Help! My Dog Licks Too Much!!
Do you have a dog that won’t stop licking people or other things?
A large number of people don’t like being licked by their own dog.
A larger number of people have no desire to be licked by their own or anyone else’s dog.
Let’s face it, dog oral health isn’t exactly what it should be to maintain cleanliness and good breath.
And, that old wives tale about your dog’s mouth being cleaner than your own mouth… well it is just an old wives tail.
People not only don’t lick themselves or eat poop, most people brush their teeth at least once a day. This means that your mouth, is indeed cleaner.
Dogs can also pass parasites to their humans through their saliva.
I for one don’t want to get Giardia or Roundworms.
Roundworms can actually migrate to the liver, lungs, brain and eyes of humans.
Which means it is essential that dogs be taught to keep their tongues to themselves (especially around children) they should also be treated monthly and dewormed (often included with heartworm prevention) to avoid any chance of Roundworms.
But many people have questions about dogs that seem to be orally fixated, and I want to address some of those in this article.
Your Dog Lick EVERYTHING!
There are dogs that literally seem to lick everyone and everything in their environment, including themselves, other cats or dogs in the home, inanimate objects and their humans (more on that in a minute).
Your Dog Licks Himself.
Many times this starts with an itch or a slight injury and progresses from there.
Licking can relieve itching or pain for a short time.
However continued licking can cause severe injury and infection.
Many times, this once innocent act becomes an obsessive habit.
And, obsessive habits are never good.
If you want to watch videos on just how you can control your dog’s obsessive habits like licking, click here.
I have seen, in veterinary medicine, dogs lick through their skin and muscle and down to the bone.
I have also seen dogs that were so obsessive that they chewed their own toes off.
The truth is, continual licking of himself is not good.
I don’t mind my dog licking his feet, or wherever else for a brief period of time, I do not however allow him to lick for long periods of time.
If your dog has just started this habit, take him to the vet and have him examined. He might have an injury or an allergy or dermatitis. They can also give you a collar, or suggest that your dog wear a T-shirt or socks until his skin heals.
Either way constant licking of himself (or another pet in the house) will eventually cause infection because the skin becomes irritated and then cannot have the chance to dry out, this often causes sores and possible pustules that will need treatment.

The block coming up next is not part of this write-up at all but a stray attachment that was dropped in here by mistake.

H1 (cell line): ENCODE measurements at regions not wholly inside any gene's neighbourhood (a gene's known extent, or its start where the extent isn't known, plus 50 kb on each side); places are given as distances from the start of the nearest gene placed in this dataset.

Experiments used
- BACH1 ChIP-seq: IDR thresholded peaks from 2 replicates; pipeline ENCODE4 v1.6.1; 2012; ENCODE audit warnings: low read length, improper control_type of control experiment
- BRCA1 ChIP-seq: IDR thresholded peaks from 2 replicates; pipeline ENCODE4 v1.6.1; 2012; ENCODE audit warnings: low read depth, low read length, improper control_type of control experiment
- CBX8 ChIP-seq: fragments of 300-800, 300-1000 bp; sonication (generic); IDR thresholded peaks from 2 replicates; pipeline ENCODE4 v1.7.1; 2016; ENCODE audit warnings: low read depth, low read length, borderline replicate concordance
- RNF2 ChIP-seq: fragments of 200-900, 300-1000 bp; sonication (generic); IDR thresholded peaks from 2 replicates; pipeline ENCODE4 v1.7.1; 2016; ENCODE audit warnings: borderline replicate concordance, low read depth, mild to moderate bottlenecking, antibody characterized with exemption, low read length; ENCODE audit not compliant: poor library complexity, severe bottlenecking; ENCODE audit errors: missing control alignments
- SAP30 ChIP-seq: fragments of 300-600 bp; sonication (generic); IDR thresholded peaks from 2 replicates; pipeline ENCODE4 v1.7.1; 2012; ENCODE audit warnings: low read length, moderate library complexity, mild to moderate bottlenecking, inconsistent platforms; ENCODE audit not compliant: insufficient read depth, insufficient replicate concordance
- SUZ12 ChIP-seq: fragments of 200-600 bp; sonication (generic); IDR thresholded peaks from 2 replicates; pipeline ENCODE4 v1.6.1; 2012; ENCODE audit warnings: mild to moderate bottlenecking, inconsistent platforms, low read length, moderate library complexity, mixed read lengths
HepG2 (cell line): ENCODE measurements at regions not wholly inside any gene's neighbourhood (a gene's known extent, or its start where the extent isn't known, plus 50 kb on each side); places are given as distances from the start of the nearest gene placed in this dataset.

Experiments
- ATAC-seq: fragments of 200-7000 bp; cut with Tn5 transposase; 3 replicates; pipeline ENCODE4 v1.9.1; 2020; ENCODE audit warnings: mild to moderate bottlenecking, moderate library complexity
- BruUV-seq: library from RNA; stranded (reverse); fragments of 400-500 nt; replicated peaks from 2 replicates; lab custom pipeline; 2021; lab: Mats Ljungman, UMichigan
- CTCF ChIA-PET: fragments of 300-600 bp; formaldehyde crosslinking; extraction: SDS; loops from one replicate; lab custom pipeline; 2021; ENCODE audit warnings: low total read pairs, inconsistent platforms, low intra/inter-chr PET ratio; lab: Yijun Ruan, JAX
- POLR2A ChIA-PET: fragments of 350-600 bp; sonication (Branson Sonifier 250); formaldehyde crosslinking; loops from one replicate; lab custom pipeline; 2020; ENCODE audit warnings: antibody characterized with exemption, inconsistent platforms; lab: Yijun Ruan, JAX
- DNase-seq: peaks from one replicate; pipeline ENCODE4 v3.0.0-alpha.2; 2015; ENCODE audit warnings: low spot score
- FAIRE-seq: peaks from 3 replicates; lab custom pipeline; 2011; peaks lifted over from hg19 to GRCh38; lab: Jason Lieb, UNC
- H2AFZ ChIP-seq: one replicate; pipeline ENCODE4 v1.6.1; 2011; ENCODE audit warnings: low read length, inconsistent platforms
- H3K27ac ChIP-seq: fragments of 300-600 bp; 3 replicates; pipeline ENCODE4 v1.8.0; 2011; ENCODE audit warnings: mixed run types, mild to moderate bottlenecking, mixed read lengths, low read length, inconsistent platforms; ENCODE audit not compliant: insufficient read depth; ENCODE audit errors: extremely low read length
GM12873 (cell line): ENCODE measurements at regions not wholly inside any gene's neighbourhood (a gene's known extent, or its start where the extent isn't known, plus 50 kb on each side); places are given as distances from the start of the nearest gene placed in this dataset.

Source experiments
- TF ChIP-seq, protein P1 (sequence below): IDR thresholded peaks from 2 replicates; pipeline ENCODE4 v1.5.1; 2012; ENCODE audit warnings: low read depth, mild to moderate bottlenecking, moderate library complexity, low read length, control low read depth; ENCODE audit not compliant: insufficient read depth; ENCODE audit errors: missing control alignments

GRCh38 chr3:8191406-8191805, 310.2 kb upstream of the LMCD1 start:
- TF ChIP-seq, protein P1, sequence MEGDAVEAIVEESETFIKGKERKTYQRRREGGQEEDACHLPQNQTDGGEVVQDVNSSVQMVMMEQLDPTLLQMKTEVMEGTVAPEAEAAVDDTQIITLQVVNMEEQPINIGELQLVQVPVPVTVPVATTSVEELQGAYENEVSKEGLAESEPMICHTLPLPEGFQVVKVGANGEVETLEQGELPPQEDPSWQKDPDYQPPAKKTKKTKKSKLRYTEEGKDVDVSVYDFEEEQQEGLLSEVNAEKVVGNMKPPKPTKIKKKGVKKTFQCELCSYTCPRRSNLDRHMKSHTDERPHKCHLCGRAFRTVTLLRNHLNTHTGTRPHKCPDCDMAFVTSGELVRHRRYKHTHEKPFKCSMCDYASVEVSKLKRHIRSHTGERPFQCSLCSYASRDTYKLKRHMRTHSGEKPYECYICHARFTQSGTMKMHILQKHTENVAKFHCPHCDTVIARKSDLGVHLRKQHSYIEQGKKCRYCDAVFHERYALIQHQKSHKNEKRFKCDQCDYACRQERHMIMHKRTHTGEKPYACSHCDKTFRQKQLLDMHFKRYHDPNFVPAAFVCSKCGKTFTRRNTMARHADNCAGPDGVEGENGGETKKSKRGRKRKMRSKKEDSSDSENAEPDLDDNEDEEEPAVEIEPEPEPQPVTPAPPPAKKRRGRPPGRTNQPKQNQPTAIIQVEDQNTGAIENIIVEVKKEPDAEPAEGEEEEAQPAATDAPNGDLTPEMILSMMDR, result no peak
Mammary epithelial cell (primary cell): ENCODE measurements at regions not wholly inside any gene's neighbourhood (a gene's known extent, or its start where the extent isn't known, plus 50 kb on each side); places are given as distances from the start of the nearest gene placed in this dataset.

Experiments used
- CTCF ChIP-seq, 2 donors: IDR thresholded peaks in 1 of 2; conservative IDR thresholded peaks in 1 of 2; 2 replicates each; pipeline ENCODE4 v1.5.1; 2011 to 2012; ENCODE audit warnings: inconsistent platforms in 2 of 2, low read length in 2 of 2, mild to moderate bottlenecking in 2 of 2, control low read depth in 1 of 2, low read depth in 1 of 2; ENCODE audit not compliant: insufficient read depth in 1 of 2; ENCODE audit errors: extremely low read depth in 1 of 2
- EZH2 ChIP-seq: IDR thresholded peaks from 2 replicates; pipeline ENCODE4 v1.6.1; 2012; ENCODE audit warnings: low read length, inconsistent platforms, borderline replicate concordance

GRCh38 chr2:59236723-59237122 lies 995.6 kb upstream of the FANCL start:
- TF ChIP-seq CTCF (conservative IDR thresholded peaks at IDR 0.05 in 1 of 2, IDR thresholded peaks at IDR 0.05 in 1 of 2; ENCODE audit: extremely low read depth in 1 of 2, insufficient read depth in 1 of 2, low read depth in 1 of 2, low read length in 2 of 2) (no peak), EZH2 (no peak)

If this is just beginning and your dog hasn’t had an allergy or an injury that he is licking, he might just be licking out of boredom.
Boredom licking can quickly lead to severe Obsessive Compulsive Disorder if it is not treated.
Thankfully, boredom is easy to treat!
Take your dog on a long run, a long hike, or some other extensive exercise.
I am not talking about a quick walk around the block or a measly mile.
I am talking about an activity, physical and mental that will exhaust your dog.
If your dog is exhausted, he will be too tired to lick himself or anyone or anything else.
***If you absolutely cannot get this behavior under control, consider speaking to your vet or a boarded veterinary behaviorist about an anti-anxiety drug therapy with a behavior modification program.
Your Dog Licks YOU
I, personally, don’t like a dog that licks me either.
I have taught my dogs that they can lick toward my face first thing in the morning as I lean in and say kiss (because they both wanted that).
You see, licking is often a submissive and happy behavior for dogs.
Dogs lick in greeting and as a way to show respect.
So yelling at your dog for licking, is pointless and will probably cause more licking and possibly other bad behaviors like submissive peeing.
This is why I allow my dogs to greet me in the morning.
I recognize, that as a different species, it can be important for them to show some of the instinctual behaviors that they were given at birth.
But I certainly don’t want to be licked all of the time!
So, I do a few simple things.
I don’t yell a lot.
Yelling brings on submissive licking as an act of appeasement.
I really don’t believe in yelling, as it is!
And, if I am around a dog that wants to lick, I give it something else to do as soon as it starts wanting to lick me.
If every time a dog gets up on me and starts to lick I work on “place” or “spot” or down stay at my feet, it is likely that very quickly the dog will give up this behavior fairly quickly.
The problem is that most people are not consistent when it comes to training their puppy.
They allow licking sporadically until it begins to irritate them and then they yell (making the licking worse).
By allowing the dog to lick or orally stimulate himself you are creating a bad habit from the start.
I simply don’t allow my dog to start licking.
A quick trick for puppies is to use a little bitter apple spray if you have an overly “licky” puppy.
This trick makes your puppy think that you taste terrible and he is less and less likely to lick you as long as you are consistent with using the product for several weeks.